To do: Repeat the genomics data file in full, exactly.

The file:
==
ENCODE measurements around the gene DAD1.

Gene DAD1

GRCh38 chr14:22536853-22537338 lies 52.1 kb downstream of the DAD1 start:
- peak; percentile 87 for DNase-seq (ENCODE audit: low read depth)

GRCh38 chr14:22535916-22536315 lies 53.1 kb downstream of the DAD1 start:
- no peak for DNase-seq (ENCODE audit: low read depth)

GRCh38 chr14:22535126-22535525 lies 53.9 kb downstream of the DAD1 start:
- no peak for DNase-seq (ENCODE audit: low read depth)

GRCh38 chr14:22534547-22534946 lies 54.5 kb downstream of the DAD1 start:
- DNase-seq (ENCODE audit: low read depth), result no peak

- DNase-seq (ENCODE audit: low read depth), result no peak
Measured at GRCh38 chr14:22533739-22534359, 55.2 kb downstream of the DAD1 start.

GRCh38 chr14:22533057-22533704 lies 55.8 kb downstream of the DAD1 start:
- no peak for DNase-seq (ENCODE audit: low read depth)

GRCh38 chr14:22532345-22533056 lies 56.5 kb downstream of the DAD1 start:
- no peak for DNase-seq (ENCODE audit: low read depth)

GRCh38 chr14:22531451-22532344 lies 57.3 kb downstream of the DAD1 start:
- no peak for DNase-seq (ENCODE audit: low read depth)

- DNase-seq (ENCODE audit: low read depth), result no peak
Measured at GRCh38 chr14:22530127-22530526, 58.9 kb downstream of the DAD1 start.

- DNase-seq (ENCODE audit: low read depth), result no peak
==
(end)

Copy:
ENCODE measurements around the gene DAD1.

Gene DAD1

GRCh38 chr14:22536853-22537338 lies 52.1 kb downstream of the DAD1 start:
- peak; percentile 87 for DNase-seq (ENCODE audit: low read depth)

GRCh38 chr14:22535916-22536315 lies 53.1 kb downstream of the DAD1 start:
- no peak for DNase-seq (ENCODE audit: low read depth)

GRCh38 chr14:22535126-22535525 lies 53.9 kb downstream of the DAD1 start:
- no peak for DNase-seq (ENCODE audit: low read depth)

GRCh38 chr14:22534547-22534946 lies 54.5 kb downstream of the DAD1 start:
- DNase-seq (ENCODE audit: low read depth), result no peak

- DNase-seq (ENCODE audit: low read depth), result no peak
Measured at GRCh38 chr14:22533739-22534359, 55.2 kb downstream of the DAD1 start.

GRCh38 chr14:22533057-22533704 lies 55.8 kb downstream of the DAD1 start:
- no peak for DNase-seq (ENCODE audit: low read depth)

GRCh38 chr14:22532345-22533056 lies 56.5 kb downstream of the DAD1 start:
- no peak for DNase-seq (ENCODE audit: low read depth)

GRCh38 chr14:22531451-22532344 lies 57.3 kb downstream of the DAD1 start:
- no peak for DNase-seq (ENCODE audit: low read depth)

- DNase-seq (ENCODE audit: low read depth), result no peak
Measured at GRCh38 chr14:22530127-22530526, 58.9 kb downstream of the DAD1 start.

- DNase-seq (ENCODE audit: low read depth), result no peak